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Tomas Satoransky set to enter unpredictable free agent market for point guards

Tomas Satoransky set to enter unpredictable free agent market for point guards

Of the Wizards' players set to hit free agency on June 30, one who has a good chance to return is point guard Tomas Satoransky. He and center Thomas Bryant are atop the team's priority list with Bobby Portis likely too expensive and Jabari Parker set to enter the market unrestricted.

Satoransky will be a restricted free agent, meaning the Wizards can match any offers made by other teams. And in talking to members of the Wizards' coaching staff and front office, they speak of Satoransky like he is part of their future.

Still, nothing can be assumed and especially in a year in which many teams have money to spend. As Kevin O'Connor of the Ringer noted this week, there is more cap room available this summer than the previous two combined. That could lead to 2016-level contracts where role players get paid like starters and average starters get paid like stars.

What will make Satoransky's market interesting, though, is the fact there are some much bigger names available at his position. At point guard, teams with the most money can go after All-Stars like Kemba Walker, Kyrie Irving and D'Angelo Russell. There is then a robust second tier that includes Malcolm Brogdon, Terry Rozier and Ricky Rubio. Then you have Derrick Rose, Elfrid Payton, Patrick Beverley, Darren Collison and Rajon Rondo.

It is a great year to be a free agent, but maybe not the best year to be a free agent point guard. The position class is absolutely loaded.

Satoransky, though, will still draw plenty of interest and among the teams expected to check in on him are the Mavericks, Pacers, Magic and Celtics, NBC Sports Washington has learned.

The Celtics have already been tied to Satoransky by Keith Smith of Yahoo Sports. But they also have their sights set on some of the bigger fish at point guard with rumors linking them to Walker, in particular.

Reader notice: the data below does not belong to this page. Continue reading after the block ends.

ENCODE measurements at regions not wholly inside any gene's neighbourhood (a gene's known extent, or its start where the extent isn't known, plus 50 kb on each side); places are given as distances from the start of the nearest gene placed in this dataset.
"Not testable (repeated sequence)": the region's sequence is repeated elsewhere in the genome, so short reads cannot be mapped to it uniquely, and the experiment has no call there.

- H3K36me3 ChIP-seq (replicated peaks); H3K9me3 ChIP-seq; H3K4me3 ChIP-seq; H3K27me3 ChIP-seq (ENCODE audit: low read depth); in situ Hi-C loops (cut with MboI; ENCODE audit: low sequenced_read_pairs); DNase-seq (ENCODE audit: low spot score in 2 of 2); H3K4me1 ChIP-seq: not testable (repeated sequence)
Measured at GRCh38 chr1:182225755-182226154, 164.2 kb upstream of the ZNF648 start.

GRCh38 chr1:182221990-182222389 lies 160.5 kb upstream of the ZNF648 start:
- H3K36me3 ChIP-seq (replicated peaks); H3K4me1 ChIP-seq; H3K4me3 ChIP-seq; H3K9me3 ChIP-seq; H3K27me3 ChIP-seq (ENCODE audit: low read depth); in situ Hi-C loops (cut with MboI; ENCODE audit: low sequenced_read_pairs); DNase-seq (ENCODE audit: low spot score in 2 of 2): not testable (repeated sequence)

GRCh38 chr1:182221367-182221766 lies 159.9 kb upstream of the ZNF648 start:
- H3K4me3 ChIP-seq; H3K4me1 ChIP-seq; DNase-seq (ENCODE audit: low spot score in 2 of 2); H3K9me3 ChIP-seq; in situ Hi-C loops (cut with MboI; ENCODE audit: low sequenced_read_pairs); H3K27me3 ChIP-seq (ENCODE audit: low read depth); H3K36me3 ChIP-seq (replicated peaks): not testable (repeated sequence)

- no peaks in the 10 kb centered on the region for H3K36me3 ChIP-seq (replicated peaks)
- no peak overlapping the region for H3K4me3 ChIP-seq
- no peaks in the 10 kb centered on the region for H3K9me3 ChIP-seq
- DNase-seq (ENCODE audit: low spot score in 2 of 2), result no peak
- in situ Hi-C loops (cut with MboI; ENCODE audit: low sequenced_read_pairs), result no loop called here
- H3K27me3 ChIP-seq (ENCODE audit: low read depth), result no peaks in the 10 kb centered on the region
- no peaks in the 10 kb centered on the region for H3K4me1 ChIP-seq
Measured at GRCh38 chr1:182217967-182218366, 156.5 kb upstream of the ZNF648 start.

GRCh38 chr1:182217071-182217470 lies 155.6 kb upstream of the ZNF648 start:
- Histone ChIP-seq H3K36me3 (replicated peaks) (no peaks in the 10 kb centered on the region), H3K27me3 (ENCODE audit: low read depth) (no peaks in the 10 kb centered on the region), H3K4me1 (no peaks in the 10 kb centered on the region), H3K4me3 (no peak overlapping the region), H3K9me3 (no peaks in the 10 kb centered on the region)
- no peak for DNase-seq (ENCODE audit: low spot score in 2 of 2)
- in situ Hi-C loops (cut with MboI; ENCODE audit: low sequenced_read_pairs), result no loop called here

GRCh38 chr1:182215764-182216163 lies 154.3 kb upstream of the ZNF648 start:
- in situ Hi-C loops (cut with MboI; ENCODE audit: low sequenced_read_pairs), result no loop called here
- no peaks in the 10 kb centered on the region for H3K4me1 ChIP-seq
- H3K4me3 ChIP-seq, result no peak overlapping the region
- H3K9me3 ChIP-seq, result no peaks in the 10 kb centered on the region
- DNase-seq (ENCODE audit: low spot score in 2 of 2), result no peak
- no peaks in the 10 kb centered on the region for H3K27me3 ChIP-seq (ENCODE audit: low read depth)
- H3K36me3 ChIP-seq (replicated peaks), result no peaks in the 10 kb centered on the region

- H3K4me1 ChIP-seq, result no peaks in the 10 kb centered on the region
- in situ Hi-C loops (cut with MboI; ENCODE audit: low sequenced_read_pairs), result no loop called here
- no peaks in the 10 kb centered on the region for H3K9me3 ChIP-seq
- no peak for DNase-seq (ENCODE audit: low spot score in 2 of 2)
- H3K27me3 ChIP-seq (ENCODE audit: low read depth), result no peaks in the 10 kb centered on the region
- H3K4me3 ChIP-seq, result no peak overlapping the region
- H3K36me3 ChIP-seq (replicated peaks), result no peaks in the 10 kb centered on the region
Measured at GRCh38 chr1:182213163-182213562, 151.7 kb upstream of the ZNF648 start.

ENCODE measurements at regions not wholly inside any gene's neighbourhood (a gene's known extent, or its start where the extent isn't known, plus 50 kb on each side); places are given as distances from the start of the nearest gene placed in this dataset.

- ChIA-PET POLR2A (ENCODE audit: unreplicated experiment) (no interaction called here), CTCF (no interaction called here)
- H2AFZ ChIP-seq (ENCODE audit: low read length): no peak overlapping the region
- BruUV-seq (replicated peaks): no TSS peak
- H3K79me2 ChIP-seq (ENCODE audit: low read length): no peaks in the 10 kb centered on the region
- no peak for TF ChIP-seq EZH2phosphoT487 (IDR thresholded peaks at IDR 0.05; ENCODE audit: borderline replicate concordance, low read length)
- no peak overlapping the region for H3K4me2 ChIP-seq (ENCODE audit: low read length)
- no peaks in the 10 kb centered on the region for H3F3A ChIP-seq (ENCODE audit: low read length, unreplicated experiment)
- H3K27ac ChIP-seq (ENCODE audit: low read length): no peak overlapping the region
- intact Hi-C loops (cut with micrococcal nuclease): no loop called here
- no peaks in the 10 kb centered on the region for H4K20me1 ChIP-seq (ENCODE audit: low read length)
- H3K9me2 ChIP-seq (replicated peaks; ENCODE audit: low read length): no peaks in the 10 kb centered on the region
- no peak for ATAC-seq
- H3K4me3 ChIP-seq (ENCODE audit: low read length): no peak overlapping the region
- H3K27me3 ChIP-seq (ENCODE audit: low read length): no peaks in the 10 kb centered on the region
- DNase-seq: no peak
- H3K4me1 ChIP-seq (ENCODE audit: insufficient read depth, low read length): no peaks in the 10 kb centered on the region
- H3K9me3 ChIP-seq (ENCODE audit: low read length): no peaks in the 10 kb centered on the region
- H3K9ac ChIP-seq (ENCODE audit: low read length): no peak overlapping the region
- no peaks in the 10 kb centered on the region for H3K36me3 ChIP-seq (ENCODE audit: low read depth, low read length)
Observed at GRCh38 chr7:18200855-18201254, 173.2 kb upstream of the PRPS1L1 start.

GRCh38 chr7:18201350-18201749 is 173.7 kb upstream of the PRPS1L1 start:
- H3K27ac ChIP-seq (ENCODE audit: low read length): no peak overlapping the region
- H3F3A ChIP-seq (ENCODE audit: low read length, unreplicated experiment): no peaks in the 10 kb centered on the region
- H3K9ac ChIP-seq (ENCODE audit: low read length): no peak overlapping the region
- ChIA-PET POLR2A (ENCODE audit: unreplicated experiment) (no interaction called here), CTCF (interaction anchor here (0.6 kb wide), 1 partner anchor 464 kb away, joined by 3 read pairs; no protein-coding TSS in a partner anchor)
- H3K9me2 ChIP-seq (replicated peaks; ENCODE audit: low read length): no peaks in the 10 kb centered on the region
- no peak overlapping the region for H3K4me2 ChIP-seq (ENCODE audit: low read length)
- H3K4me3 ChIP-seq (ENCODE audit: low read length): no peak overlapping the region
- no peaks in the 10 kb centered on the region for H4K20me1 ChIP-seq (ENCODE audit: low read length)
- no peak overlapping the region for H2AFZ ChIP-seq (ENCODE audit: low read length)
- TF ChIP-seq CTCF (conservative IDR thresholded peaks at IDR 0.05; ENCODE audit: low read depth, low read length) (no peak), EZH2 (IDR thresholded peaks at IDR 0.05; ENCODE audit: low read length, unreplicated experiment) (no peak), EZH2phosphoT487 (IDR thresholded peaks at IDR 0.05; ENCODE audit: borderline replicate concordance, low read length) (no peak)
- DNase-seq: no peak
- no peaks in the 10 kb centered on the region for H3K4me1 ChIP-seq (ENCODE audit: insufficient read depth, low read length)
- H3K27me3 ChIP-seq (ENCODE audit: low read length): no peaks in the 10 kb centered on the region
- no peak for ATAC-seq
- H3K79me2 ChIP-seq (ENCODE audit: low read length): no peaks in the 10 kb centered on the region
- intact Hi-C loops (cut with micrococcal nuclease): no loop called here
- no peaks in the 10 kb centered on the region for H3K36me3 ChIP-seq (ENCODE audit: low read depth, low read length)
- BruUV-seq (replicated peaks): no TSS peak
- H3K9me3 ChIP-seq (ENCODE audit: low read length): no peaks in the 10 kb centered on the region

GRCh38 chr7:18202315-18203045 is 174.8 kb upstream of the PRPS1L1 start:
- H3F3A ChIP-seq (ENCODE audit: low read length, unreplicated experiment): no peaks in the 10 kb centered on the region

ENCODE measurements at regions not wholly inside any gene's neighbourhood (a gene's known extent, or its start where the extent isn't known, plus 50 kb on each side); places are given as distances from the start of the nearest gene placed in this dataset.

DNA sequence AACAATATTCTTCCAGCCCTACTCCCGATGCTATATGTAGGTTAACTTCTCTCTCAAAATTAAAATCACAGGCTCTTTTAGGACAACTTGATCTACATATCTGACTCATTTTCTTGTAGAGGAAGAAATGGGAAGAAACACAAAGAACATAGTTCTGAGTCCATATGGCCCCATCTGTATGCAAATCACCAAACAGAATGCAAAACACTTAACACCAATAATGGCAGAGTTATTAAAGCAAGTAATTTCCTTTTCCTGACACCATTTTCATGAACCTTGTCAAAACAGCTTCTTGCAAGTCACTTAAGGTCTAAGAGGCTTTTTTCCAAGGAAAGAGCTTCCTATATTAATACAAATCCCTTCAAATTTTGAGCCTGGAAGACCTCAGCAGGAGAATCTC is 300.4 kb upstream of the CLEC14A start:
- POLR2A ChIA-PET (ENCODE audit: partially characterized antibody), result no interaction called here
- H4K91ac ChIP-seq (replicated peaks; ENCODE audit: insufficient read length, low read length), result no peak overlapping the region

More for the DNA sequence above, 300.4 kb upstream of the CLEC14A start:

The Utah Jazz were also set to pursue Satoransky, but their trade for Mike Conley Jr. has taken them off the list. The Phoenix Suns could also emerge as a suitor, though they are being linked to higher profile free agents at this point.

Both the Wizards and Satoransky expressed interest in a contract extension midway through the 2018-19 season, as NBC Sports Washington reported, but those talks didn't get much further. The Wizards ended up putting a lot of things on hold once they drifted out of the playoff race and ultimately fired team president Ernie Grunfeld.

With senior vice president Tommy Sheppard serving in the interim, though, Satoransky has a big proponent calling the shots in the Wizards front office. Sheppard scouted Satoransky before the Wizards drafted him and was key in convincing him to leave Europe for the NBA.

Satoransky likes playing in Washington and recognizes an opportunity at point guard with John Wall set to miss most of next season due to Achilles surgery. But he also recognizes this as a chance to earn the biggest payday of his career.

How much money Satoransky will ultimately receive is hard to predict. Those in his camp are apprehensive to throw numbers out there because even they aren't sure.

One potential comparison could be Raptors guard Fred VanVleet, who makes just over $9 million per year. Though VanVleet is arguably better, Satoransky is hitting the market with more money to go around.